81

  • #
    Ruairi

    At the end of the Younger Dryas,
    All life should have smothered and die as,
    A ten degree hike,
    Was a one decade spike,
    With a caveat for modern bias.

    210

  • #
    ScotsmaninUtah

    …suggests that the phytoplankton pretty much fall apart if the worlds oceans heat by just six degrees

    Only 6 degrees ? …those fussy phytoplanktons

    50

  • #
    johnbuk

    Do we have a photo of a phytoplankton – big blue eyes, furry coat, all warm and cuddly?
    We should all adopt a couple each before they go extinct.

    60

  • #
    Timboss

    Can you publish your Argo analysis showing calculations for your error bar estimates? I think not. More crap science from this crappy website.

    [And yet here you are....]ED

    216

    • #

      Already did – In the post I linked to the Hadfield 2007 analysis which found 0.5C errors across the North Atlantic.

      More crappy comments from the anonymous troll with the fake email? Looks like…

      132

      • #
        Timboss

        That’s not the same scale as your Y axis.

        More crappy science from Jo “I can’t get any science publish – it’s a conspiracy” Nova.

        25

        • #

          Well duh Timmy. Congrats. You have just figured out that the error bars are wider than the entire graph. (That’s what I said).

          One day you might read the posts before you comment. But then what will you say?

          52

          • #
            Timboss

            One day you might compare apples with apples. But then what would your graph say.

            The simple fact that you can discern a trend in both the 700m and the 2000m sets of data suggests your claims of wild errors are misguided.

            24

            • #

              Timboss, still in denial of the peer reviewed literature? Take it up with Hadfield. I am comparing apples with apples. I use the same scale for the errors and for the data — it’s all in degrees C. Too complicated for you eh?

              As for the trend you think you see, remember the outliers are filtered out in Argo…

              33

              • #
                Timboss

                Hadfield’s measurement is the root-mean-square of the sample data, this shows how varied the data is, not how much error. Yours Y values are a conversion of OHC – a completely different thing dear Jo.

                And it’s very amusing how you no longer think Argo data is accurate.

                Recall the early days when David Evans said “Ocean temperatures can only be adequately measured by the Argo buoy network … The Argos buoys have only been operational since the end of 2003. Since then they show a slight cooling”.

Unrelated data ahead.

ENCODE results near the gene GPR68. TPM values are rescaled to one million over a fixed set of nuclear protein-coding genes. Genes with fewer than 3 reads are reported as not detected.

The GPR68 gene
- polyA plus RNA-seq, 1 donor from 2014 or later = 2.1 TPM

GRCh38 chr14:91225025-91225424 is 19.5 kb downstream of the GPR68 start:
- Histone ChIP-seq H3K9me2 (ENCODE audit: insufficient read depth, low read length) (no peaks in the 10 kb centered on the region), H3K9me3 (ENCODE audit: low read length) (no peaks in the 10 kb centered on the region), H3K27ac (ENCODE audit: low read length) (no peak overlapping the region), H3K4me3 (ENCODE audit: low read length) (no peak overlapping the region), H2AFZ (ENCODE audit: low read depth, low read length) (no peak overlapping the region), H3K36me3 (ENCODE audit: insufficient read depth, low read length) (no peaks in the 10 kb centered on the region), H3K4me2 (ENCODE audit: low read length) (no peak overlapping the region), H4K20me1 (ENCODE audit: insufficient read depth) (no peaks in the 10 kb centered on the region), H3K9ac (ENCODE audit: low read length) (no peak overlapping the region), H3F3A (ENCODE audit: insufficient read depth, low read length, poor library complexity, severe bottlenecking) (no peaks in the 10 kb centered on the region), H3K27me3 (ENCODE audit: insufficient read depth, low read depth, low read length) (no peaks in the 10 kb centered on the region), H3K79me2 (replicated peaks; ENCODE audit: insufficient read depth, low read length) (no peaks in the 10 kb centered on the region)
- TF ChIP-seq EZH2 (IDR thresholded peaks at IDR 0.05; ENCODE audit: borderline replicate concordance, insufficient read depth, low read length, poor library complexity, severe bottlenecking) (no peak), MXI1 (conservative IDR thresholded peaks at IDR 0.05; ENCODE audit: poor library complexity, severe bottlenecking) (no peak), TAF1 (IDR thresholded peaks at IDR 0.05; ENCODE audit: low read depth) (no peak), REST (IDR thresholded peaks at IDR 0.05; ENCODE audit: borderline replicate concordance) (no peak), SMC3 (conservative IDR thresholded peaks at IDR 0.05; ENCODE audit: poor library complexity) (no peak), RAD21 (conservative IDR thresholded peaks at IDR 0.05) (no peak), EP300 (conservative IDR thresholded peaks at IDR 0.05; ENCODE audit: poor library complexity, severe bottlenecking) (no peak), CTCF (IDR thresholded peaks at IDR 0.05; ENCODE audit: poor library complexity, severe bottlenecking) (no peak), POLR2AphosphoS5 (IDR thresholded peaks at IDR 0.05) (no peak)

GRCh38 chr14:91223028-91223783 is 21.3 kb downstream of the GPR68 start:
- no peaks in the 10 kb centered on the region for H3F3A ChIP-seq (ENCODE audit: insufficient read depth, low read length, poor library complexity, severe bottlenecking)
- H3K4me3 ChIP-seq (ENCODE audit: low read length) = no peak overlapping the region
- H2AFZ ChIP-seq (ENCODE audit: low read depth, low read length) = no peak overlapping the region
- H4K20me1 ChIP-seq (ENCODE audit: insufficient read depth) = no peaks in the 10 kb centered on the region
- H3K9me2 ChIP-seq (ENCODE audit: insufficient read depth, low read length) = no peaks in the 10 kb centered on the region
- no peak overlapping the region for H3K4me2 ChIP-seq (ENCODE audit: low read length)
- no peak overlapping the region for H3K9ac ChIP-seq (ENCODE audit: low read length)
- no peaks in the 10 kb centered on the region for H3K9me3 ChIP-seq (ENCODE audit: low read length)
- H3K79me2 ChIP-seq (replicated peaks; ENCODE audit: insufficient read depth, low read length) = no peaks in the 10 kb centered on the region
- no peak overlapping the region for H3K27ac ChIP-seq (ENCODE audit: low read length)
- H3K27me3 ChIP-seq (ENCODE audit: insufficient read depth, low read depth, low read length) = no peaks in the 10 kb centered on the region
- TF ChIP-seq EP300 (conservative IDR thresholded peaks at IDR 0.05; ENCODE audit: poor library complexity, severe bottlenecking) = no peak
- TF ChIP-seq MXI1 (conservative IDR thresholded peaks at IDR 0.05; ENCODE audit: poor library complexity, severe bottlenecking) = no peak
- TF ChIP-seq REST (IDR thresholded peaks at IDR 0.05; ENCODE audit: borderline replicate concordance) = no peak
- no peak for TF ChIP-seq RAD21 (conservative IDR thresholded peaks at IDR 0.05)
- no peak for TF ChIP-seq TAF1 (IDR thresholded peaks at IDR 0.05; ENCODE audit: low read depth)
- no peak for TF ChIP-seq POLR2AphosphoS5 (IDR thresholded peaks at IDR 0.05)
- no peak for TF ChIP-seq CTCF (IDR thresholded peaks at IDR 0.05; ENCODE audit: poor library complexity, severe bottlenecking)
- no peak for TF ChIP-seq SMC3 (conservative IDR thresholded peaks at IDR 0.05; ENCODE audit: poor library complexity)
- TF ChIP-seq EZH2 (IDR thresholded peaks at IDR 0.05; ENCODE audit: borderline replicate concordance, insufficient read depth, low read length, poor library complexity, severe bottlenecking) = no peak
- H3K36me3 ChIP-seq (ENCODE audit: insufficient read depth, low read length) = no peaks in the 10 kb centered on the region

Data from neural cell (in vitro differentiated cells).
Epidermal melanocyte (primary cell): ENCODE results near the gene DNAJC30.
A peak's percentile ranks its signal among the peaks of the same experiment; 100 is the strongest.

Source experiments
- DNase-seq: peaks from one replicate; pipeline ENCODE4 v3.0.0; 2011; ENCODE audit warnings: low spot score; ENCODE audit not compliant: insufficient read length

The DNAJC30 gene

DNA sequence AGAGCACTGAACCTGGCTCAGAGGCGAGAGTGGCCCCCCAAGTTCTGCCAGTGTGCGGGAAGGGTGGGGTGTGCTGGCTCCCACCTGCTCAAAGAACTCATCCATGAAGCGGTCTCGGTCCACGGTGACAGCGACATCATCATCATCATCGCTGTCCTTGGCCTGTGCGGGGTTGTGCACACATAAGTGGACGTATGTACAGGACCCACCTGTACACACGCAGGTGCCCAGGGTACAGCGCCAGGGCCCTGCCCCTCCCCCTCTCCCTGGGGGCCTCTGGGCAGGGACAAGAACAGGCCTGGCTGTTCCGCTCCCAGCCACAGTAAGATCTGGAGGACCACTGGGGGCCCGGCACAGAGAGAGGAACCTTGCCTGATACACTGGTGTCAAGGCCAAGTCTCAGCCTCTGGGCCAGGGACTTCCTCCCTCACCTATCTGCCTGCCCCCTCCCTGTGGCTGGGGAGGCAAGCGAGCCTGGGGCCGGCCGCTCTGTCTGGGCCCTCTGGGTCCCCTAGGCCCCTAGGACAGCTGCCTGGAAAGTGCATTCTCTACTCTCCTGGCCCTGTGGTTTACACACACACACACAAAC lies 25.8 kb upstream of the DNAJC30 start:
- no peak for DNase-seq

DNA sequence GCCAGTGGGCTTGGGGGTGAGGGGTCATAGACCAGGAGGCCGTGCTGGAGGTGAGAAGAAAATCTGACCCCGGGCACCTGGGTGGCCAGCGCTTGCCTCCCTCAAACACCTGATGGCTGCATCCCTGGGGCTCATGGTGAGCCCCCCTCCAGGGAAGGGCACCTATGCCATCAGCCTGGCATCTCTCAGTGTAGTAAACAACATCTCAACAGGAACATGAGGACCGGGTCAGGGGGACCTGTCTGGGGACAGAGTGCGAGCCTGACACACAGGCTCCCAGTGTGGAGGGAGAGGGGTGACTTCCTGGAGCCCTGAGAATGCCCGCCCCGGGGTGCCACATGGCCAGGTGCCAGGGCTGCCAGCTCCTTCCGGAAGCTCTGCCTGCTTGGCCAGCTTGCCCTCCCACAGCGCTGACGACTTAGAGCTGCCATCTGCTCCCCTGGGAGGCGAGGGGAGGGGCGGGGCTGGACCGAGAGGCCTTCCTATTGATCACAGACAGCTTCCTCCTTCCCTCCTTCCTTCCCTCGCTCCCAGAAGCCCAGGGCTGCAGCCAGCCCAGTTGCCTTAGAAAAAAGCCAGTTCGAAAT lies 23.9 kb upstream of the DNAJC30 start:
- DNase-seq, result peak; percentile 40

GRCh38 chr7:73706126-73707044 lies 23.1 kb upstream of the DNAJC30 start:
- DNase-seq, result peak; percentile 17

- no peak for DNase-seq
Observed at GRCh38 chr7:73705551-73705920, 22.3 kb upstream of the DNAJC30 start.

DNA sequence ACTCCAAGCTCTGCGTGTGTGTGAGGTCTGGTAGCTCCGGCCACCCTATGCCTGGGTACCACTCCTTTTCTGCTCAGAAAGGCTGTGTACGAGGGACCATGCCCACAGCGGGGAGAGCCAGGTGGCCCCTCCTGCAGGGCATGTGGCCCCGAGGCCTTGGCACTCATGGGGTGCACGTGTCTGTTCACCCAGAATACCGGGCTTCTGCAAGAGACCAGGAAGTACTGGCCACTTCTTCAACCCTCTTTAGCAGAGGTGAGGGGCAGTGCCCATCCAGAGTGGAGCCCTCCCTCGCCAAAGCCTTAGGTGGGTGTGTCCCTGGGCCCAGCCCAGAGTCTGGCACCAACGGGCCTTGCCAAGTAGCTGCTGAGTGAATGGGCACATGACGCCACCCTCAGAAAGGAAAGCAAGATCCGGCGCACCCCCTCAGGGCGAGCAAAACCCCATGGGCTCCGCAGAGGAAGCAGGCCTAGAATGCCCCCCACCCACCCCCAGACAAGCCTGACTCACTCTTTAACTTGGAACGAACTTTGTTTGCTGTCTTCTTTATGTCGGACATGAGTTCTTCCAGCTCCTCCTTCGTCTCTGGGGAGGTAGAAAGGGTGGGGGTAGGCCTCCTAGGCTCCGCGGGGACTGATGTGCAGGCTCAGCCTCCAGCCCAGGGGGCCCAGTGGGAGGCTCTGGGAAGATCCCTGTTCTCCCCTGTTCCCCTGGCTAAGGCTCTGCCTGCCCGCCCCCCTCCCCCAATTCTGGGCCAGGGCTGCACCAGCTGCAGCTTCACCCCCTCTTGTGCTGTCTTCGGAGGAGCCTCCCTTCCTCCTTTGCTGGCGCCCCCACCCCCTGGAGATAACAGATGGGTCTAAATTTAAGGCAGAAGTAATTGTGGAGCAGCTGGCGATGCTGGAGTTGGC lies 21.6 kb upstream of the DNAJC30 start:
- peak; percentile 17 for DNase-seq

Oh how times change when the data gets in the way.
                [I am getting bored with this - the mouthparts are moving, but they make no sense] Fly

                12

              • #

                RMS is an averaging mechanism and commonly used to estimate errors. OHC is heat content.

                Argo measures degrees C. The RMS gives a number in C. C is comparable to C.

                You are putting out FUD fog to avoid the obvious. You use fancy words to pretend you understand, but your content is weak to non-existent. Dishonest and boring.

                21

              • #
                Timboss

                “but they make no sense”

                No kidding. You confuse a RMS measurement with OHC. It’s the reason you won’t/can’t publish this dribble on anything but a blog website.

                [Projection. You confuse RMS with OHC. I'm talking C and C. -- Jo]

                22

              • #
                Timboss

                And yet this made it http://joannenova.com.au/2015/12/climate-change-causes-global-suffocation-life-on-earth-gone-in-only-1500-years/#comment-1768407

                LOL

                You’re gutless. If you had a decent reply then you could justify, but I’ve embarrassed you by showing what I found to be an obvious flaw.

                You are weak and incapable of self-critical thinking.

                22

              • #

                …or maybe I had something else to do on a Saturday night but you didn’t? (See how I’ve published and explained your mistakes now?)

                Perhaps if you had a life you wouldn’t waste your time projecting your own intellectual flaws onto others for entertainment?

                22

              • #
                Timboss

                “Argo measures degrees C. The RMS gives a number in C. C is comparable to C.”

                You’ve repeated your mistake – just because something is in the same units does not mean it can be compared. You are still making the mistake of comparing your OHC (the whole ocean) against their small sub-sample.

                Perhaps you should read the paper you cite.